You can hand sew it on or if your button is not a shank button you can machine sew it using THIS method from Ruffles & Stuff. If you do machine sew it on, I suggest leaving long thread tails that you can double knot before trimming.
Test drive your buttonhole and button and pat yourself on the back!
Note: If it feels snug at first, do NOT worry. It will stretch out after a few pass throughs. You don’t want the buttonhole too large because you don’t want it to sag over time or not hold your project in the right place. A little bit of snugness is good.
Now wasn’t that completely easy and simple?
You don’t have to just use the buttonhole foot just for buttons by the way! See this dress, this pool duffle bag, and this free cape pattern for more ideas.
Don’t have a Brother brand sewing machine or an automatic buttonhole foot? THIS tutorial from MADE is fabulous.
Laid Back in Black & Cream by Karen Harris for Modern Yardage
Tears Drops in Black & Cream By Karen Harris for Modern Yardage
“Luci” from Lots of Buttons
Thank you, thank you, thank you! I have been so scared of doing buttonholes! I too have a Brother machine very similar to yours. I can’t wait to try this 🙂
Anne Weaver says
Awesome tutorial! Buttonholes always seem like they’ll be much harder than they actually are. I’ve got a post on Craft Gossip scheduled for this evening that links to your tutorial. When it goes live, you can find it here:
Erin || Sewbon.com says
Nice tutorial! I have a Brother CS6000i and when I let the machine to do the actual sewing work, I unplug the pedal and push that arrow button on the machine (next to the backstitch) and the machine does the whole thing and stops when it's done. Kinda cool!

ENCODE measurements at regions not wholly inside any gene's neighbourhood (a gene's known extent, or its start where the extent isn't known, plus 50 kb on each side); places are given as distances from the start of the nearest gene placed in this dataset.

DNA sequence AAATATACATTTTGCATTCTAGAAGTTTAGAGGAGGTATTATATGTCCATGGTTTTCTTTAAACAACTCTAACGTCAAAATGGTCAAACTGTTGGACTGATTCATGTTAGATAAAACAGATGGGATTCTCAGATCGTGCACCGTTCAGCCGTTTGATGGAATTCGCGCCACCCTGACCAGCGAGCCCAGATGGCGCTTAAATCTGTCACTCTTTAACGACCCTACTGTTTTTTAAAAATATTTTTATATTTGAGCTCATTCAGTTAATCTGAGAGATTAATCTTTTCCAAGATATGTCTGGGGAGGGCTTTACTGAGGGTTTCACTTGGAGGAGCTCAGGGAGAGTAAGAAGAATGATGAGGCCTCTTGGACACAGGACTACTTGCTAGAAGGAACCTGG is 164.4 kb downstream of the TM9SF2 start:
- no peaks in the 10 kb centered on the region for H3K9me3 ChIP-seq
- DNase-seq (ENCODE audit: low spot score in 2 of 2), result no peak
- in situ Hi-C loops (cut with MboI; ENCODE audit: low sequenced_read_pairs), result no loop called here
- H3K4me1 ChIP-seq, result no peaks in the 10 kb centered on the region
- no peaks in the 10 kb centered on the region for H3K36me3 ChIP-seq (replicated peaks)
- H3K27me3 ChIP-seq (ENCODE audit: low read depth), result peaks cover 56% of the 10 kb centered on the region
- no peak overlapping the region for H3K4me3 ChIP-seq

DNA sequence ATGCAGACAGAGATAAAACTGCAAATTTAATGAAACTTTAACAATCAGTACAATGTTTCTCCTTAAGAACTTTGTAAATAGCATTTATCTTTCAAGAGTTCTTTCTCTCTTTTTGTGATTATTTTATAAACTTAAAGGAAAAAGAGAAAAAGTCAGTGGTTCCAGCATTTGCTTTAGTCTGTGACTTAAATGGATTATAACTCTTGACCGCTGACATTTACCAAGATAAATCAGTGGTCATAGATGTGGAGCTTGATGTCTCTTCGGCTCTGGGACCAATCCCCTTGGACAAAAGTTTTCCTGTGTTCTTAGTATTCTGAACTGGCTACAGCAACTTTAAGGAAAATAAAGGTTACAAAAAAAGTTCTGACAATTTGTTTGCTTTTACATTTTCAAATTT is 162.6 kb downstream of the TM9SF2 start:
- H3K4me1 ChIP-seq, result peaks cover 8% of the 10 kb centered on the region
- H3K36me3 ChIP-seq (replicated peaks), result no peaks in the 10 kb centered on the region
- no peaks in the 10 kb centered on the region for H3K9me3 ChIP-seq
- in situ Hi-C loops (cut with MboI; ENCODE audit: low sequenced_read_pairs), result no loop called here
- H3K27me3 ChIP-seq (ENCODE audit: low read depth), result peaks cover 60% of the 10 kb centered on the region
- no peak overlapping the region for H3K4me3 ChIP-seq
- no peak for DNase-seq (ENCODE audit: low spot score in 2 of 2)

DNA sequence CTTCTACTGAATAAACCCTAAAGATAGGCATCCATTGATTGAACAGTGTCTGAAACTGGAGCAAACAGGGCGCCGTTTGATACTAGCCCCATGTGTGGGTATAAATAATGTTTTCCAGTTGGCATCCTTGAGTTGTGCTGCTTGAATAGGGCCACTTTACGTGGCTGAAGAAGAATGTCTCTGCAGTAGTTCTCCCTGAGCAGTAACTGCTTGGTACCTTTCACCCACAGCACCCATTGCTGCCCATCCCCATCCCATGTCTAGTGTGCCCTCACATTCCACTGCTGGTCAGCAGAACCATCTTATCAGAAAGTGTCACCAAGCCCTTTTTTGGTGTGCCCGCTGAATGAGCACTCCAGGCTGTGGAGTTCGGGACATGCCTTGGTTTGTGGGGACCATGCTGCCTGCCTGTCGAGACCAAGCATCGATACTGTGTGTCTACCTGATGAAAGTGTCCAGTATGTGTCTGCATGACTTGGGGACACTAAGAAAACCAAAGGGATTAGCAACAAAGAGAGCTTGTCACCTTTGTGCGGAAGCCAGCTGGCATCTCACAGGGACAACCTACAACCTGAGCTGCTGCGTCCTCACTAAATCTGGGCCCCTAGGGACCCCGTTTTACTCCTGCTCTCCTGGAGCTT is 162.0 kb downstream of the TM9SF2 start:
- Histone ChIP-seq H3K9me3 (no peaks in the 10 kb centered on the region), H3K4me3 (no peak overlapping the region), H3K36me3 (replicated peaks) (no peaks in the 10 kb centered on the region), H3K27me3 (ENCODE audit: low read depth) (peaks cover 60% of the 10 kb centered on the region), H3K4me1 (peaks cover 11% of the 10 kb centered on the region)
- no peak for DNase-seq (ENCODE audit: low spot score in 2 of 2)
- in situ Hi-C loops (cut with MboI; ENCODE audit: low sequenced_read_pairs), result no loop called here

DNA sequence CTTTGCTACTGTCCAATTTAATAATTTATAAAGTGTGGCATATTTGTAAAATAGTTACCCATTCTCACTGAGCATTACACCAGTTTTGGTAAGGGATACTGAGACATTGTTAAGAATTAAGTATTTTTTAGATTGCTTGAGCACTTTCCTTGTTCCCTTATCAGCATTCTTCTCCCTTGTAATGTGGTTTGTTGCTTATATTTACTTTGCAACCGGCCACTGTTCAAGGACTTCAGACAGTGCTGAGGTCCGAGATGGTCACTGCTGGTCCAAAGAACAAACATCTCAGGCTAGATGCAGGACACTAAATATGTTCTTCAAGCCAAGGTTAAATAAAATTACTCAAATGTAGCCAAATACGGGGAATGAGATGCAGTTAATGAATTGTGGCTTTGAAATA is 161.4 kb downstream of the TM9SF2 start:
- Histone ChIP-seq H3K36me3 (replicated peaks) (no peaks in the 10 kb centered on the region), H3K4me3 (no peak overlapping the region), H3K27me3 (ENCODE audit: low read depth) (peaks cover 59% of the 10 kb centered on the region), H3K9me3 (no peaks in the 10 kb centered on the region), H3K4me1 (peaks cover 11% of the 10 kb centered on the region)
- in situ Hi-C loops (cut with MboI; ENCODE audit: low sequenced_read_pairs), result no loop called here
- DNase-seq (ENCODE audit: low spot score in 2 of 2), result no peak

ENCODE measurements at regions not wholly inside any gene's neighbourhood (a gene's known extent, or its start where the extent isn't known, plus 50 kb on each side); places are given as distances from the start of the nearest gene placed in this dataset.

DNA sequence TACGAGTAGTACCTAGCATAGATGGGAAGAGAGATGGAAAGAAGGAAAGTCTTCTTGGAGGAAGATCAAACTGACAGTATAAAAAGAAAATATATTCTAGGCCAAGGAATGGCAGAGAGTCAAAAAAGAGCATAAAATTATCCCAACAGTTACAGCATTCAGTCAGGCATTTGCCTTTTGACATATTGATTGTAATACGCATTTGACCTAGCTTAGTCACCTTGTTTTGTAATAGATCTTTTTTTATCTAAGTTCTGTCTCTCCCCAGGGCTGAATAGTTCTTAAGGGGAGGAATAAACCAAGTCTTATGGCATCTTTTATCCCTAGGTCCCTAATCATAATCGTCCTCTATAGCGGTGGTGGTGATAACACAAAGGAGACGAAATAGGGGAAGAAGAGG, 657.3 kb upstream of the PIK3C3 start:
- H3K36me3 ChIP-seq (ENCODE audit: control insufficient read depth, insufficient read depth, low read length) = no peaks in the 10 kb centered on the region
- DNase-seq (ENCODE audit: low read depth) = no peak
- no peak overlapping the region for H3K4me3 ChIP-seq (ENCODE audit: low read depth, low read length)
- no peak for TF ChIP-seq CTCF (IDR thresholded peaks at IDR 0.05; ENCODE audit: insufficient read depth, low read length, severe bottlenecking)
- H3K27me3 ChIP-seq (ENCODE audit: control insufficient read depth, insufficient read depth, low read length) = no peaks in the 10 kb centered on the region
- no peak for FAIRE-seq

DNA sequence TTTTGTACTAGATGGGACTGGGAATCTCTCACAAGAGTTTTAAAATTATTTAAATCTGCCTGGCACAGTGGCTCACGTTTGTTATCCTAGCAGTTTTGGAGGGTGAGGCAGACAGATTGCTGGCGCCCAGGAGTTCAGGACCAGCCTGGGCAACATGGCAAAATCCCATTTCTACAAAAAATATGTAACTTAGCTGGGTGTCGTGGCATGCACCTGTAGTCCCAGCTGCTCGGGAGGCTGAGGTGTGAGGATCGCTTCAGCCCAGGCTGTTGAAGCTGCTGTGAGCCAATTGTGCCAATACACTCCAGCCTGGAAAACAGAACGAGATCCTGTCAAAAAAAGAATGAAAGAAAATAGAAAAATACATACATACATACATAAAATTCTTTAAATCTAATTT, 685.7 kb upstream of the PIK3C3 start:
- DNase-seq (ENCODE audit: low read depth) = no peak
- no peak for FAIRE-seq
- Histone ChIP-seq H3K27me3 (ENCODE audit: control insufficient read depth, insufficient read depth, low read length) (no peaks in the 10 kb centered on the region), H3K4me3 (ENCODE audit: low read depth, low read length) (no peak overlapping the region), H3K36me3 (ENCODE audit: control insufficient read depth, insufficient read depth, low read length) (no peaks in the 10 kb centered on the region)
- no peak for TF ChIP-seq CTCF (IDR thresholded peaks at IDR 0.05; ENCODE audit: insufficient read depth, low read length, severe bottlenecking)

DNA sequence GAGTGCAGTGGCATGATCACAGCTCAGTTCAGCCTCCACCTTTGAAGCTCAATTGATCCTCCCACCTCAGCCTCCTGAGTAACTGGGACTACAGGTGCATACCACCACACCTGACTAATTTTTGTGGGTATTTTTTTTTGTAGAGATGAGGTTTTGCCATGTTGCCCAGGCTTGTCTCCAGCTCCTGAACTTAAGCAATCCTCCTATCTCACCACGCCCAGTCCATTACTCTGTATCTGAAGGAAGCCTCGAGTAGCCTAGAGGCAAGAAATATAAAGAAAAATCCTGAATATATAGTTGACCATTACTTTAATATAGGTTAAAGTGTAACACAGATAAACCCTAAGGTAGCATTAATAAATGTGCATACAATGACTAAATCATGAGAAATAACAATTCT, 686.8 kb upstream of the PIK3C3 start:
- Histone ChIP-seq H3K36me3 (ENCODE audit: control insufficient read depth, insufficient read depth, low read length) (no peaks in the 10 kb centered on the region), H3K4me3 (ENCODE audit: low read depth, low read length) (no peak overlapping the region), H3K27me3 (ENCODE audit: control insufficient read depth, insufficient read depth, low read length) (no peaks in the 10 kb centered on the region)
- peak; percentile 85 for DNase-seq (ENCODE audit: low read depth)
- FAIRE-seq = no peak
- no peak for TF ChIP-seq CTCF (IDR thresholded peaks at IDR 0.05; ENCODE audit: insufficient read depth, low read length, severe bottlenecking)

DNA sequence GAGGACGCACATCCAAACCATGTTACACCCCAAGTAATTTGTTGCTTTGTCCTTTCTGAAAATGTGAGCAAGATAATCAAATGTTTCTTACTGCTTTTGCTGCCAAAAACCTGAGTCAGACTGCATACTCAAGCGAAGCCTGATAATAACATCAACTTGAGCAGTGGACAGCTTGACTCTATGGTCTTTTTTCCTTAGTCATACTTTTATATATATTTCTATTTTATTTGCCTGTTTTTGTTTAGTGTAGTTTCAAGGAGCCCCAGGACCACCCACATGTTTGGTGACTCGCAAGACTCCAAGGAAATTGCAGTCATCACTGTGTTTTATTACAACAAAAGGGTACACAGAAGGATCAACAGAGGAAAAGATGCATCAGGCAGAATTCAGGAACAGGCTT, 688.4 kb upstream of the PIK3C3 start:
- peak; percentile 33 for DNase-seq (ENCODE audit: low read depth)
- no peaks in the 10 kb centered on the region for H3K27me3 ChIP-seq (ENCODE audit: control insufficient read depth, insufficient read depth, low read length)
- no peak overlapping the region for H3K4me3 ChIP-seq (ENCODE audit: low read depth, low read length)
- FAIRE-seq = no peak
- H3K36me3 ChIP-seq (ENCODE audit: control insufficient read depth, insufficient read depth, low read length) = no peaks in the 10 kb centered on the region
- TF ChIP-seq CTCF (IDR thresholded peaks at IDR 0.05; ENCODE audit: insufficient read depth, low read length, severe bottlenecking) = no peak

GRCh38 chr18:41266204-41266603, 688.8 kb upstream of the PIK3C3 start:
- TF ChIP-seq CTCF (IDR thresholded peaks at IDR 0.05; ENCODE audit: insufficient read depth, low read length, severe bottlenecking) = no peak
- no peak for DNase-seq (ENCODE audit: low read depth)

Sadia Nur says
"Hart fell in love with traditional Maio embroidery and set out to make some jackets the right way, the old way."
Joe Harris says
This article is one of the most interesting and informative content I have come across. Thank you for the information. I will be waiting for more updates from you.
Brother Sewing Machines
pezzi di ricambio peugeot says
Heya just wanted to give you a brief heads up and let you know a few of the images aren’t loading properly.
I’m not sure why but I think its a linking issue.
I’ve tried it in two different web browsers and both show the same results.
antique slot machine repair says
That is a good tip especially to those fresh to the blogosphere.
Brief but very accurate information… Appreciate your sharing this one.
A must read post!
Come trovare ricambi per auto says
Thanks for finally writing about > Easy Buttonhole Tutorial – delia creates < Liked it!
how do I do it on a Janome?
Great question! I am sure there is a similar button holer feature on a Janome but I can’t speak to how to do that with authority since I don’t sew on one. Your best bet is to google bloggers who might have shared a Janome specific tutorial or to contact your Janome dealer. I hope that helps! I hear they are great machines!
i cant get my machine to do button holes, i am just getting a zig zag up and down, not wide enough to cut through
You might have to press a special button to access the buttonhole stitches. What kind of machine are you using?